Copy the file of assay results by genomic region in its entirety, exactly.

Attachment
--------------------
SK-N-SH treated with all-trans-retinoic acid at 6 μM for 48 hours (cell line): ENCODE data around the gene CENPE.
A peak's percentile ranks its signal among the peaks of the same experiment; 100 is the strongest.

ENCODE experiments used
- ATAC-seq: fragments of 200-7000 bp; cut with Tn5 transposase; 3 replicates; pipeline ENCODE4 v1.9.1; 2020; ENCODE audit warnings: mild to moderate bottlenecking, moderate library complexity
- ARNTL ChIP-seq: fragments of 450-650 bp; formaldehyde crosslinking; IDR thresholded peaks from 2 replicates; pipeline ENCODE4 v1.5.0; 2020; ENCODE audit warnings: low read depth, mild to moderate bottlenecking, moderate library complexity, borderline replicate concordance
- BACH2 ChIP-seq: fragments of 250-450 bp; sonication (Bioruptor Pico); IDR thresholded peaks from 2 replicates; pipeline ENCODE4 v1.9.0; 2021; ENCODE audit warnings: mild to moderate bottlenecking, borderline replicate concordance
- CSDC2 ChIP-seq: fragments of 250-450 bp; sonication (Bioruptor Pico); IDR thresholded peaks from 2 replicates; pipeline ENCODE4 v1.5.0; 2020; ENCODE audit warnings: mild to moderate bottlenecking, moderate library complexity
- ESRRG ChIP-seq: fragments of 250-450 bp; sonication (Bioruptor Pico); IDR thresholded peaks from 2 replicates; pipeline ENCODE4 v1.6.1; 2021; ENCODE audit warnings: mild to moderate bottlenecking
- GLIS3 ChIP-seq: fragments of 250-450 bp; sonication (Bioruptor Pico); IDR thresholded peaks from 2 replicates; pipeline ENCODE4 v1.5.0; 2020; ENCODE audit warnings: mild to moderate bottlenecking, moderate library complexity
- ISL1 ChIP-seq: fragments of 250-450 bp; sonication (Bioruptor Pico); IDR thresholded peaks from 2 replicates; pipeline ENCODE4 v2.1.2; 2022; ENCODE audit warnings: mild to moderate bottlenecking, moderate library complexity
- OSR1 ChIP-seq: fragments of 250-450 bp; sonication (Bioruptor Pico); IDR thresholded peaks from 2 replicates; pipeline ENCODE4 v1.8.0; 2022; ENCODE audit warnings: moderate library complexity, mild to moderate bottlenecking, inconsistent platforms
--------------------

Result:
SK-N-SH treated with all-trans-retinoic acid at 6 μM for 48 hours (cell line): ENCODE data around the gene CENPE.
A peak's percentile ranks its signal among the peaks of the same experiment; 100 is the strongest.

ENCODE experiments used
- ATAC-seq: fragments of 200-7000 bp; cut with Tn5 transposase; 3 replicates; pipeline ENCODE4 v1.9.1; 2020; ENCODE audit warnings: mild to moderate bottlenecking, moderate library complexity
- ARNTL ChIP-seq: fragments of 450-650 bp; formaldehyde crosslinking; IDR thresholded peaks from 2 replicates; pipeline ENCODE4 v1.5.0; 2020; ENCODE audit warnings: low read depth, mild to moderate bottlenecking, moderate library complexity, borderline replicate concordance
- BACH2 ChIP-seq: fragments of 250-450 bp; sonication (Bioruptor Pico); IDR thresholded peaks from 2 replicates; pipeline ENCODE4 v1.9.0; 2021; ENCODE audit warnings: mild to moderate bottlenecking, borderline replicate concordance
- CSDC2 ChIP-seq: fragments of 250-450 bp; sonication (Bioruptor Pico); IDR thresholded peaks from 2 replicates; pipeline ENCODE4 v1.5.0; 2020; ENCODE audit warnings: mild to moderate bottlenecking, moderate library complexity
- ESRRG ChIP-seq: fragments of 250-450 bp; sonication (Bioruptor Pico); IDR thresholded peaks from 2 replicates; pipeline ENCODE4 v1.6.1; 2021; ENCODE audit warnings: mild to moderate bottlenecking
- GLIS3 ChIP-seq: fragments of 250-450 bp; sonication (Bioruptor Pico); IDR thresholded peaks from 2 replicates; pipeline ENCODE4 v1.5.0; 2020; ENCODE audit warnings: mild to moderate bottlenecking, moderate library complexity
- ISL1 ChIP-seq: fragments of 250-450 bp; sonication (Bioruptor Pico); IDR thresholded peaks from 2 replicates; pipeline ENCODE4 v2.1.2; 2022; ENCODE audit warnings: mild to moderate bottlenecking, moderate library complexity
- OSR1 ChIP-seq: fragments of 250-450 bp; sonication (Bioruptor Pico); IDR thresholded peaks from 2 replicates; pipeline ENCODE4 v1.8.0; 2022; ENCODE audit warnings: moderate library complexity, mild to moderate bottlenecking, inconsistent platforms